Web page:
‘Disastrous’ for UK businesses dependent on student travel

A travel industry leader has described the impact of Brexit’s move to ban European arrivals from using ID cards as “catastrophic”.

Joss Croft, Managing Director of UKinbound, had his say The Independent after the latest data from VisitBritain showed that 5.87 million overseas visitors arrived in the first four months of 2022 – barely half the 11.53 million arrivals in 2019.

He said: “This data reminds us of the devastating impact of the pandemic on the UK inbound tourism industry, but also alludes to why our members only expect business to return to 50 per cent of levels in the second half of this year of the pandemic will return.

“An additional hurdle our members are facing this year is the impact of Brexit, such as the abolition of ID cards, which has had a disastrous impact on the international student travel industry.

“EU school groups are choosing to travel to alternative English-speaking destinations such as Ireland, where they can still use their ID cards for entry, rather than the UK at a cost of millions of pounds to regional economies across the UK, which is usually the case would you accommodate these students.”

Around 300 million EU citizens who have an ID card but no passport have been excluded from the UK since October 2021.

Citizens of the EU, the wider European Economic Area and Switzerland can use their national ID cards to travel to dozens of countries in Europe – including all non-EU European countries except the UK.

In addition, citizens of many EU countries including France, Germany, Italy and Portugal can use ID cards to visit Egypt, Tunisia and Turkey.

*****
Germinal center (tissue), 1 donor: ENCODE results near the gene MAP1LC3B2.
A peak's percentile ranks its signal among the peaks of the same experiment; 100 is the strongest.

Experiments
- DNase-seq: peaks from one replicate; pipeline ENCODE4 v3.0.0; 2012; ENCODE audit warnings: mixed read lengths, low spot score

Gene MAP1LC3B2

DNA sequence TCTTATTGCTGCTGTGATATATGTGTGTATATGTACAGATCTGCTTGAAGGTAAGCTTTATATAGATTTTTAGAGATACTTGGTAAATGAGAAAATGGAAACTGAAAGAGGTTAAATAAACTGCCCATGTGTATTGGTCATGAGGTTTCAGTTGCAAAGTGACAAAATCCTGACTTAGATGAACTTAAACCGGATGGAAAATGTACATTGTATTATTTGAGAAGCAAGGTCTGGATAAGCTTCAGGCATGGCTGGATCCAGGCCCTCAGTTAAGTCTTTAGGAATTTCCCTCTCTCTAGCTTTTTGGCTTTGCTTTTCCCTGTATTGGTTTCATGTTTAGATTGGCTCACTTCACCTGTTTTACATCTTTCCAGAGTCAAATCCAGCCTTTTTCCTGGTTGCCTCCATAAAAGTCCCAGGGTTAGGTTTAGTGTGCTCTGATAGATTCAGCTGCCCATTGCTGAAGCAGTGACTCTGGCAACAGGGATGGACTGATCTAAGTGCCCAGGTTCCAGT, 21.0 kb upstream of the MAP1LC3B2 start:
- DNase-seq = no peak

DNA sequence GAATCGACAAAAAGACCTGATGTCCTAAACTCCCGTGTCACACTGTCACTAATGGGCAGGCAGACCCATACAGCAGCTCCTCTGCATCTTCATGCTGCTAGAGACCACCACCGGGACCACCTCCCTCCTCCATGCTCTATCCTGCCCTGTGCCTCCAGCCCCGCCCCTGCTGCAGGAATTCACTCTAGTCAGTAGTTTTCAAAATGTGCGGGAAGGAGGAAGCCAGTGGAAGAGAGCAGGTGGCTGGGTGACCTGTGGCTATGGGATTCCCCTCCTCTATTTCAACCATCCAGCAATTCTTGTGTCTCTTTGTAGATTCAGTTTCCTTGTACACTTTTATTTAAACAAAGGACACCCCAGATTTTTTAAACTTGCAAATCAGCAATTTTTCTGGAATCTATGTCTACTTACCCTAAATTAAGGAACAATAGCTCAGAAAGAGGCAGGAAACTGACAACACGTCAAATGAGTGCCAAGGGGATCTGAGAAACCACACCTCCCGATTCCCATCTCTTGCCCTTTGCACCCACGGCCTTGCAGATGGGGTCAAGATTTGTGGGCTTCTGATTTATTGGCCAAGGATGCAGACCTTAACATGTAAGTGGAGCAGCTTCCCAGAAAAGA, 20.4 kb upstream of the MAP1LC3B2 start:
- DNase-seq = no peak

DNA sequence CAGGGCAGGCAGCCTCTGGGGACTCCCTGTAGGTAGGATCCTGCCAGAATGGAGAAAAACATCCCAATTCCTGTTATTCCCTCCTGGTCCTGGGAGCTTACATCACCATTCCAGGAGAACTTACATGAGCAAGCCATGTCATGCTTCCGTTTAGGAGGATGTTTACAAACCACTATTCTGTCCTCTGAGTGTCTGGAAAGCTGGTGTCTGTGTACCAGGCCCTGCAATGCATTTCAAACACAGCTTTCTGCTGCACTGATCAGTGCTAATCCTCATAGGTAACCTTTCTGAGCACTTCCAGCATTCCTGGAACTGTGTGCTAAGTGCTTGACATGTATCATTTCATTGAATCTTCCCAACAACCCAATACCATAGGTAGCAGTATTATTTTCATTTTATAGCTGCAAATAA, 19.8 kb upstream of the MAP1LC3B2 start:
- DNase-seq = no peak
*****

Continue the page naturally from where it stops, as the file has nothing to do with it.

When the ID ban went into effect, Home Secretary Priti Patel said: “By ending the use of insecure ID, we are strengthening our border and meeting people’s priority of taking back control of our immigration system.”

According to the Interior Ministry, almost half of all forged documents discovered at the border in 2021 were EU, EEA or Swiss identity cards.

Since August 2021, all new ID cards issued by EU countries must meet the highest security standards mandated by the United Nations International Civil Aviation Organization, which requires them to be machine-readable and contain a microchip with the holder’s details.

But the Ministry of the Interior says: “Although a new security standard for ID cards is being introduced across the EU, cards that do not meet these standards will still be in circulation for the next five to ten years.”

Commenting on the latest inbound tourism figures, VisitBritain said: “We are forecasting a gradual recovery throughout 2022.

“By the end of 2022, we forecast visits to have recovered to around two-thirds of pre-Covid levels, although recent flight booking numbers suggest the result could be before that.”

But UKinbound’s Joss Croft said: “Rising prices and hiring problems are threatening the recovery of the UK’s second largest services export industry, inbound tourism, and it is therefore imperative that the Government listens to and works with the industry to implement workable solutions that will doing so will ultimately help the UK’s economic recovery.”

Sterling’s fall in value against the euro – some 15 per cent down since the EU referendum – makes the UK more financially attractive to overseas visitors.